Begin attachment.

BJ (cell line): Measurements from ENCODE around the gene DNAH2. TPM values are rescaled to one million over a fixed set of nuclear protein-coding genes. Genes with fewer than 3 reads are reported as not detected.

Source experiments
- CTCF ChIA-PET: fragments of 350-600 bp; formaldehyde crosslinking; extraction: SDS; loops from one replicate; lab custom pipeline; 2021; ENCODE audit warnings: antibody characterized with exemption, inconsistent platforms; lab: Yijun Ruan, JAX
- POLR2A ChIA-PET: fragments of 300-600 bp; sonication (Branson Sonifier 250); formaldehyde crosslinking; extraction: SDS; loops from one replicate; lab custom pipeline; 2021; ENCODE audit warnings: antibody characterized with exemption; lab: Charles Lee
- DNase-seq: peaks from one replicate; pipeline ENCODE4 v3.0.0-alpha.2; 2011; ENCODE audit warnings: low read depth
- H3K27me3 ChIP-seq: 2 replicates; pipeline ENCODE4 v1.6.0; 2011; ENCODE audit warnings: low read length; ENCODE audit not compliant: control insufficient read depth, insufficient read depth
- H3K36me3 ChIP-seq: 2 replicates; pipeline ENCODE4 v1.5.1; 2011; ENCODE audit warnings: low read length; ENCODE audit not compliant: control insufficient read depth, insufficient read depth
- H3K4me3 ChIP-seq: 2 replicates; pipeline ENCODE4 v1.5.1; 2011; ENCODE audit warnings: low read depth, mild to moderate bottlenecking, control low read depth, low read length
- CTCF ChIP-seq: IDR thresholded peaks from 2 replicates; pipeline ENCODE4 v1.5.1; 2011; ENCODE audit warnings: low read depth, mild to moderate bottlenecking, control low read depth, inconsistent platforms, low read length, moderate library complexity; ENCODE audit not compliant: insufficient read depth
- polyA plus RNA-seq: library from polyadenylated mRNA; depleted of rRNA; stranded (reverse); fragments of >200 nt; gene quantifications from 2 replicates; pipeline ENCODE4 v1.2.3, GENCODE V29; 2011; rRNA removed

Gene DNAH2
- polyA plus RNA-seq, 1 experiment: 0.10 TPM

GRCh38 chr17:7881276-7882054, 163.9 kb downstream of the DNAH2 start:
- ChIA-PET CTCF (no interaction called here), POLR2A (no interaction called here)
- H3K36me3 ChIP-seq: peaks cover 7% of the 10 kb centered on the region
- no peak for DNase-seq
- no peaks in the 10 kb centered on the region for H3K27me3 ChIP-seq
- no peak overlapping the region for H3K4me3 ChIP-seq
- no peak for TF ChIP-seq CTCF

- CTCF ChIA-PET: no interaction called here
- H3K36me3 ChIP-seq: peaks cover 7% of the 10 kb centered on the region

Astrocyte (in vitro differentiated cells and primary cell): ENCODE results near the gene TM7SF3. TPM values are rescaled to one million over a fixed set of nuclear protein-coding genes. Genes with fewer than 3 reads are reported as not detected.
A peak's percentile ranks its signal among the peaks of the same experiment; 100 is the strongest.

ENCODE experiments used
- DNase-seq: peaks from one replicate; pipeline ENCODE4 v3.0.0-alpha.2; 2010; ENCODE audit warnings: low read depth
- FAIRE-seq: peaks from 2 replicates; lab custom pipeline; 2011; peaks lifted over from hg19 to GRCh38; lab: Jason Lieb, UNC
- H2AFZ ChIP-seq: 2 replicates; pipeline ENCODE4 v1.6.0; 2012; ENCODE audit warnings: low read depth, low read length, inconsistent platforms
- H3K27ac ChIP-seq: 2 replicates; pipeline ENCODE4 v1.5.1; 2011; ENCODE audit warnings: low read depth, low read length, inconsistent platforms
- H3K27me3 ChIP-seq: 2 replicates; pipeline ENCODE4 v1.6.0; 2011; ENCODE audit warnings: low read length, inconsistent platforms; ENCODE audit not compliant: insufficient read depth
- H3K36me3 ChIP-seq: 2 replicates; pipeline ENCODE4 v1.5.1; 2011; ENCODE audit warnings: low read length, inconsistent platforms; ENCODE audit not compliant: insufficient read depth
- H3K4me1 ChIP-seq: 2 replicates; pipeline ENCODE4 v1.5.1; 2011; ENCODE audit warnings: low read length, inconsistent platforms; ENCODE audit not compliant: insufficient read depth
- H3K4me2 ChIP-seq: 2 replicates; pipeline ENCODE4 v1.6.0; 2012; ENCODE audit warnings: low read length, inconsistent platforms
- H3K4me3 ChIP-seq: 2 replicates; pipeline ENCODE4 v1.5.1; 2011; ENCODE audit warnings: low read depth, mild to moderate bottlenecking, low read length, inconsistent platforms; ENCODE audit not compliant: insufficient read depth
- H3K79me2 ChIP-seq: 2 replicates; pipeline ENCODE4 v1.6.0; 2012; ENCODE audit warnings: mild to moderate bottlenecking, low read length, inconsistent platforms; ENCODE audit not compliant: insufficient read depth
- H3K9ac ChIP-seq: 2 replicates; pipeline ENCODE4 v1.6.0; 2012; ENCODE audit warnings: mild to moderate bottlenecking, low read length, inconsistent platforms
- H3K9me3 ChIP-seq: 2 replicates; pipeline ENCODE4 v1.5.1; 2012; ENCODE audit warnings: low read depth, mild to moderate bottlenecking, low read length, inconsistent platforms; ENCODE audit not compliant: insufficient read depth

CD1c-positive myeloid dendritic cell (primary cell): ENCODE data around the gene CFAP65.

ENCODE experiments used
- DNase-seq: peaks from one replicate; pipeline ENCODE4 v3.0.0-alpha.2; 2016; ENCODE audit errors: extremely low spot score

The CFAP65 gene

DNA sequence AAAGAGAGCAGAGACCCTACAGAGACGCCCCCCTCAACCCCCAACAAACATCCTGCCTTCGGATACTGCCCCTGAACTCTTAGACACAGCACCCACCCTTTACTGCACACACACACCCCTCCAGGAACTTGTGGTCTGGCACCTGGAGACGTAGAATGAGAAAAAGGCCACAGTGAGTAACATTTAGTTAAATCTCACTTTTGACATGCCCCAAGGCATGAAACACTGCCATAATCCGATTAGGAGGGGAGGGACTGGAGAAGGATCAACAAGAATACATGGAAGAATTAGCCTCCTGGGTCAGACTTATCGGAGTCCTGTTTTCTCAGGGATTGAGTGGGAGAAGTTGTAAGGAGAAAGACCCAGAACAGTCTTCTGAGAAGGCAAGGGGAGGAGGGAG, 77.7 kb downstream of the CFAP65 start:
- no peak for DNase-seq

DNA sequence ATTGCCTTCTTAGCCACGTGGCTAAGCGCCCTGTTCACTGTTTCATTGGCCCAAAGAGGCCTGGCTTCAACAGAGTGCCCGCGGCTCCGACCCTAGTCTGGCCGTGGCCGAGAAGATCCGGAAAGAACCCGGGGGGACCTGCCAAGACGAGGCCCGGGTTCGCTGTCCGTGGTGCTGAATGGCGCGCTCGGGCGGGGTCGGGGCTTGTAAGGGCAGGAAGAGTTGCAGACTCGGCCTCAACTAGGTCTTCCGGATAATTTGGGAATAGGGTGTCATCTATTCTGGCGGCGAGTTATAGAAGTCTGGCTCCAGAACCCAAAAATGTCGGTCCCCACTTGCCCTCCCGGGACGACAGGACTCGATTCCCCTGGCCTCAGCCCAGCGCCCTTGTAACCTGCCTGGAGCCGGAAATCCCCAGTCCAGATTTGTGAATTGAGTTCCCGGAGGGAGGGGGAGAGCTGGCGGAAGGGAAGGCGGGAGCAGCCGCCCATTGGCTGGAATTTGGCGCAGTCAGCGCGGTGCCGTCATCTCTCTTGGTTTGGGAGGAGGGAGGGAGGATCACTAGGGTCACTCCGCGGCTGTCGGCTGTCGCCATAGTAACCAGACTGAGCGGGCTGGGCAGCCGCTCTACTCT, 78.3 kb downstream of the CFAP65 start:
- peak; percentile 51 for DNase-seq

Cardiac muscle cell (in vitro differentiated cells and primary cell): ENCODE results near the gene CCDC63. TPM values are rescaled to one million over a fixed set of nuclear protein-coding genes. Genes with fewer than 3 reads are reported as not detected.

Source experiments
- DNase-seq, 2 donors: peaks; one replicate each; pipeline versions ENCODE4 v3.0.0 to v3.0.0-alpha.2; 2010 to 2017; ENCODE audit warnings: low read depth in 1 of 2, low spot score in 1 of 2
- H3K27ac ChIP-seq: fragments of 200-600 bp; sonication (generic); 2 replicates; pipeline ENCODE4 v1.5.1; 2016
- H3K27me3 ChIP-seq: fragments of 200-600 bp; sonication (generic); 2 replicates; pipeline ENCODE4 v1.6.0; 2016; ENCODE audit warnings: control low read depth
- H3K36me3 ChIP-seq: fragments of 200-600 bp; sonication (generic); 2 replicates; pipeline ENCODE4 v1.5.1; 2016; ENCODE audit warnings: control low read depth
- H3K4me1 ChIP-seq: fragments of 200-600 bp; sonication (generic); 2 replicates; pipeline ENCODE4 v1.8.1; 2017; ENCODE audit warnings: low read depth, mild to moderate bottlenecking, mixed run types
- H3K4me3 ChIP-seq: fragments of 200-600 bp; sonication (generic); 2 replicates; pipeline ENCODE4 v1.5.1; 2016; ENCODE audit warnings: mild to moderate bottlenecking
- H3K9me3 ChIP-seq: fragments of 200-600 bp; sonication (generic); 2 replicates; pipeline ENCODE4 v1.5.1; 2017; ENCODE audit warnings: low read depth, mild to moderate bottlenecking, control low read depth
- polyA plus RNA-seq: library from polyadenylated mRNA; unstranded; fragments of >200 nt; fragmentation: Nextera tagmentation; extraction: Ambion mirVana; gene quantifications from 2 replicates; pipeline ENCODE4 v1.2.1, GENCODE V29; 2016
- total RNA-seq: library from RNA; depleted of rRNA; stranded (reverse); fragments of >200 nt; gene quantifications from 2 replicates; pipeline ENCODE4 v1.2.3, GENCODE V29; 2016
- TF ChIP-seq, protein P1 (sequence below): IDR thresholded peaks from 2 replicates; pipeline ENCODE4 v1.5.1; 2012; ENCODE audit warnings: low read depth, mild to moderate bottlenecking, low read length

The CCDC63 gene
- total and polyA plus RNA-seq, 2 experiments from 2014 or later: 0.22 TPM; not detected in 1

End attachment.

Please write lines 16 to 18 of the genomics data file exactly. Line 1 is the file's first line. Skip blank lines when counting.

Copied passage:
- no peak for DNase-seq
- no peaks in the 10 kb centered on the region for H3K27me3 ChIP-seq
- no peak overlapping the region for H3K4me3 ChIP-seq